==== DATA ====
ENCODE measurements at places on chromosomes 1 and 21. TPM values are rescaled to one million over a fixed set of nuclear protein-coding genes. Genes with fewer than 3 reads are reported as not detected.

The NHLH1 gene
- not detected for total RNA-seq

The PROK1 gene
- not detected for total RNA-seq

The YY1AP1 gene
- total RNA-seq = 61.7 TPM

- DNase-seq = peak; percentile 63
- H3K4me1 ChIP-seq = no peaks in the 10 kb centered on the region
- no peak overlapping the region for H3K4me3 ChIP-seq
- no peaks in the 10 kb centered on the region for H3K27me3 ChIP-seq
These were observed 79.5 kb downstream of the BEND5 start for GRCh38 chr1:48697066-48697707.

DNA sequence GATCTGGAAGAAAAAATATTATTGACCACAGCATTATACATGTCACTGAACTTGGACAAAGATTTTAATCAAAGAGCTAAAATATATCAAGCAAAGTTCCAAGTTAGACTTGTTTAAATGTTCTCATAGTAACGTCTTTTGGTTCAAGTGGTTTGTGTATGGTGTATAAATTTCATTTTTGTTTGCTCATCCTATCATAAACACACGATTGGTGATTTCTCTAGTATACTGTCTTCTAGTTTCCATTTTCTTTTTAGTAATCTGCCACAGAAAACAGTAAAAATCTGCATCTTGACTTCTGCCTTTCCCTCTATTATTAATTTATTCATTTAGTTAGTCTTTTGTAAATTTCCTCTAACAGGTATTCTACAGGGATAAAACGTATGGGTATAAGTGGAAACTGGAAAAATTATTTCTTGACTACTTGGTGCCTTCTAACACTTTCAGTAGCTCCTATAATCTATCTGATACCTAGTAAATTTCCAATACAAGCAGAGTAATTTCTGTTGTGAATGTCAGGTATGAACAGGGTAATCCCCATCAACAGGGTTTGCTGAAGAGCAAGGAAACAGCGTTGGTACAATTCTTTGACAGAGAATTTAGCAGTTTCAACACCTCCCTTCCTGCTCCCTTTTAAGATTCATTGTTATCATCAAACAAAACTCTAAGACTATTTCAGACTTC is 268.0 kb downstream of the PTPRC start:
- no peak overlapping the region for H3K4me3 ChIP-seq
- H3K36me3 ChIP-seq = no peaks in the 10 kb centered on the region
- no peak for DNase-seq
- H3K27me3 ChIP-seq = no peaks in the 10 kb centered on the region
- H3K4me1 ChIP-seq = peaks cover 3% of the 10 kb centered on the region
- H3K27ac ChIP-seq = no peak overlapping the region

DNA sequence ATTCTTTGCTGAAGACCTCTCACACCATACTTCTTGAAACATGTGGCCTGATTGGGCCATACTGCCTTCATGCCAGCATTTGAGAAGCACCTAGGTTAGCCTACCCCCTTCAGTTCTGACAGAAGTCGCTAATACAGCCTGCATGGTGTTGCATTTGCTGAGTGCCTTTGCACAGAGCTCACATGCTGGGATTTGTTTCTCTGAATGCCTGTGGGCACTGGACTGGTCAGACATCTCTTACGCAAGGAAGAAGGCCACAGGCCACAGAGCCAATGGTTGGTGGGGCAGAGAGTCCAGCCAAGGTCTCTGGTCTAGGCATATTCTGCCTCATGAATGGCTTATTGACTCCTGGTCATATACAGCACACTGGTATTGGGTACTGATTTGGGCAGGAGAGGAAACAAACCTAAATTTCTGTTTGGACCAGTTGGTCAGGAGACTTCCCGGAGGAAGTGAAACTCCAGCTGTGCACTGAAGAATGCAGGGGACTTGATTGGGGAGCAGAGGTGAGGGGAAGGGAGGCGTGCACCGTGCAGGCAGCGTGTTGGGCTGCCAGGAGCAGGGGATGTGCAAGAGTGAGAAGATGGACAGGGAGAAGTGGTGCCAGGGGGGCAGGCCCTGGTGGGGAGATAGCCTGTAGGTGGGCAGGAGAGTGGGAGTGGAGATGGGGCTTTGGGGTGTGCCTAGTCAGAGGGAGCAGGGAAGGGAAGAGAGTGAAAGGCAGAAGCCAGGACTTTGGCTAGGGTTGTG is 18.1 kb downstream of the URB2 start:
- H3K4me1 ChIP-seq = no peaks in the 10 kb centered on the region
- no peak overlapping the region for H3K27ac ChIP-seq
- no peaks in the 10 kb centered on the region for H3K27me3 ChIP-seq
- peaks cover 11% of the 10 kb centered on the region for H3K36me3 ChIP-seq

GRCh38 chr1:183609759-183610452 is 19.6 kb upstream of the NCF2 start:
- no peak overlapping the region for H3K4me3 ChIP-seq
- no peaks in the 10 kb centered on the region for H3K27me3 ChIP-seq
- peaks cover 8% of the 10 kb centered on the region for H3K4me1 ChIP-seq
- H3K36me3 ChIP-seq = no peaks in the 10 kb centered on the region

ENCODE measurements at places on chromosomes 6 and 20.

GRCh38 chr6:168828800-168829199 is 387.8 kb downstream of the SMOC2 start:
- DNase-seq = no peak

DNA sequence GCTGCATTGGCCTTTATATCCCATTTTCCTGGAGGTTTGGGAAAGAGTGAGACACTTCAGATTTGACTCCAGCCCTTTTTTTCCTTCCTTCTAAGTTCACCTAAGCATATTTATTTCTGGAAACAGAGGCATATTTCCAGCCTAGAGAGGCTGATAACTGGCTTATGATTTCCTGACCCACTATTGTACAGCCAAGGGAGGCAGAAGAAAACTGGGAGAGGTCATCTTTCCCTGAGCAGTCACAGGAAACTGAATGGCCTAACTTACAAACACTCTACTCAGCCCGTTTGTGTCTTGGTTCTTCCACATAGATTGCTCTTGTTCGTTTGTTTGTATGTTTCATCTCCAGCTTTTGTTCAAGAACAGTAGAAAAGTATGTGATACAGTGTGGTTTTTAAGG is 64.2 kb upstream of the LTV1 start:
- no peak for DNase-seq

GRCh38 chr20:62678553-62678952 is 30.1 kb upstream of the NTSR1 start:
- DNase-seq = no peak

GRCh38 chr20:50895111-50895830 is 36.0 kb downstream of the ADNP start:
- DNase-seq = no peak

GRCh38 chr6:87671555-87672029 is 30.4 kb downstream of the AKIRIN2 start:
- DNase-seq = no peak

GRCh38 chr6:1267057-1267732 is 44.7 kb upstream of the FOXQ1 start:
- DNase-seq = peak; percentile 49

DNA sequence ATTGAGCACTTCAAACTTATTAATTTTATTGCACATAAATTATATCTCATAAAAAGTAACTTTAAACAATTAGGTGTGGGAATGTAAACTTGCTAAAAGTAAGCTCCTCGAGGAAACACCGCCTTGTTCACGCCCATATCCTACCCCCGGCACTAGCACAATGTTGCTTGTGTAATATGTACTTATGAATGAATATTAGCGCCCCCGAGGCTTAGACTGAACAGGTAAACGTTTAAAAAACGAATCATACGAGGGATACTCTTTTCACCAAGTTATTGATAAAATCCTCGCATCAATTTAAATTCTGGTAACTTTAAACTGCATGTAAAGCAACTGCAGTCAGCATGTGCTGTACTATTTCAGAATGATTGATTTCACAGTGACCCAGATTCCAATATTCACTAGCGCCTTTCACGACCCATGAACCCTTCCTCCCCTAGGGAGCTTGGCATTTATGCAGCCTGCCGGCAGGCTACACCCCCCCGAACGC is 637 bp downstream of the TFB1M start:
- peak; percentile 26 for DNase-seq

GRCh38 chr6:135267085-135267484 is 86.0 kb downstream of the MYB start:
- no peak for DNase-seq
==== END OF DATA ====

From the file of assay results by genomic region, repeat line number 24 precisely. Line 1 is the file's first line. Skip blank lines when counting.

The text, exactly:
- peaks cover 11% of the 10 kb centered on the region for H3K36me3 ChIP-seq